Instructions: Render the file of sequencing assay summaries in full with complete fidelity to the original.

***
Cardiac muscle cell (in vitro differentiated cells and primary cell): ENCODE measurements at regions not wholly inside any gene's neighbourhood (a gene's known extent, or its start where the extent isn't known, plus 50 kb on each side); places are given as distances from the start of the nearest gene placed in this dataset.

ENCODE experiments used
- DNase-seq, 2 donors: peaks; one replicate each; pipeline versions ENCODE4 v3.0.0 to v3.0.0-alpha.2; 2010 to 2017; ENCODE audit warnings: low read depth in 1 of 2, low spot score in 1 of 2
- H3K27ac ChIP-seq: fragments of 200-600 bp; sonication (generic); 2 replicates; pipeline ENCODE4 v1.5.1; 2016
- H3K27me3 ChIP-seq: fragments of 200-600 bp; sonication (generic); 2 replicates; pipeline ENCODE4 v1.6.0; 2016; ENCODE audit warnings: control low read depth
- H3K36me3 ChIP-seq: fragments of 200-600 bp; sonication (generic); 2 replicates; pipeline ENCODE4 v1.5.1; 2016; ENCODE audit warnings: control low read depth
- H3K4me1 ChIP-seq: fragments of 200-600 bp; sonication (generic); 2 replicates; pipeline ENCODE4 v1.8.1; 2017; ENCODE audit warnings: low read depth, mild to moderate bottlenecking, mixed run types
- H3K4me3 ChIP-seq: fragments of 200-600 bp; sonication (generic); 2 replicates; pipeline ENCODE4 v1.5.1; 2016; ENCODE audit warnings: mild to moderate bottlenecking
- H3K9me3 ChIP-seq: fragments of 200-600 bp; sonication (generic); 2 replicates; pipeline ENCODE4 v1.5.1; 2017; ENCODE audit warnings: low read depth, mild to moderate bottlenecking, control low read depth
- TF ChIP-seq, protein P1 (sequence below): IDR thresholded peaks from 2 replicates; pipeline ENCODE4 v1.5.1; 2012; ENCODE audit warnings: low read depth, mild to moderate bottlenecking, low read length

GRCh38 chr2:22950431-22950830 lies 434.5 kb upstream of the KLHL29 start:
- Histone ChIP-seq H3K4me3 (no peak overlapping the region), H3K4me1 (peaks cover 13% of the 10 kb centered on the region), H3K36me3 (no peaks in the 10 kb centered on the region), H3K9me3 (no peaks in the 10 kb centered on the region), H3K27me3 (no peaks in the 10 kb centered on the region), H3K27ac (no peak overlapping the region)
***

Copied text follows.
Cardiac muscle cell (in vitro differentiated cells and primary cell): ENCODE measurements at regions not wholly inside any gene's neighbourhood (a gene's known extent, or its start where the extent isn't known, plus 50 kb on each side); places are given as distances from the start of the nearest gene placed in this dataset.

ENCODE experiments used
- DNase-seq, 2 donors: peaks; one replicate each; pipeline versions ENCODE4 v3.0.0 to v3.0.0-alpha.2; 2010 to 2017; ENCODE audit warnings: low read depth in 1 of 2, low spot score in 1 of 2
- H3K27ac ChIP-seq: fragments of 200-600 bp; sonication (generic); 2 replicates; pipeline ENCODE4 v1.5.1; 2016
- H3K27me3 ChIP-seq: fragments of 200-600 bp; sonication (generic); 2 replicates; pipeline ENCODE4 v1.6.0; 2016; ENCODE audit warnings: control low read depth
- H3K36me3 ChIP-seq: fragments of 200-600 bp; sonication (generic); 2 replicates; pipeline ENCODE4 v1.5.1; 2016; ENCODE audit warnings: control low read depth
- H3K4me1 ChIP-seq: fragments of 200-600 bp; sonication (generic); 2 replicates; pipeline ENCODE4 v1.8.1; 2017; ENCODE audit warnings: low read depth, mild to moderate bottlenecking, mixed run types
- H3K4me3 ChIP-seq: fragments of 200-600 bp; sonication (generic); 2 replicates; pipeline ENCODE4 v1.5.1; 2016; ENCODE audit warnings: mild to moderate bottlenecking
- H3K9me3 ChIP-seq: fragments of 200-600 bp; sonication (generic); 2 replicates; pipeline ENCODE4 v1.5.1; 2017; ENCODE audit warnings: low read depth, mild to moderate bottlenecking, control low read depth
- TF ChIP-seq, protein P1 (sequence below): IDR thresholded peaks from 2 replicates; pipeline ENCODE4 v1.5.1; 2012; ENCODE audit warnings: low read depth, mild to moderate bottlenecking, low read length

GRCh38 chr2:22950431-22950830 lies 434.5 kb upstream of the KLHL29 start:
- Histone ChIP-seq H3K4me3 (no peak overlapping the region), H3K4me1 (peaks cover 13% of the 10 kb centered on the region), H3K36me3 (no peaks in the 10 kb centered on the region), H3K9me3 (no peaks in the 10 kb centered on the region), H3K27me3 (no peaks in the 10 kb centered on the region), H3K27ac (no peak overlapping the region)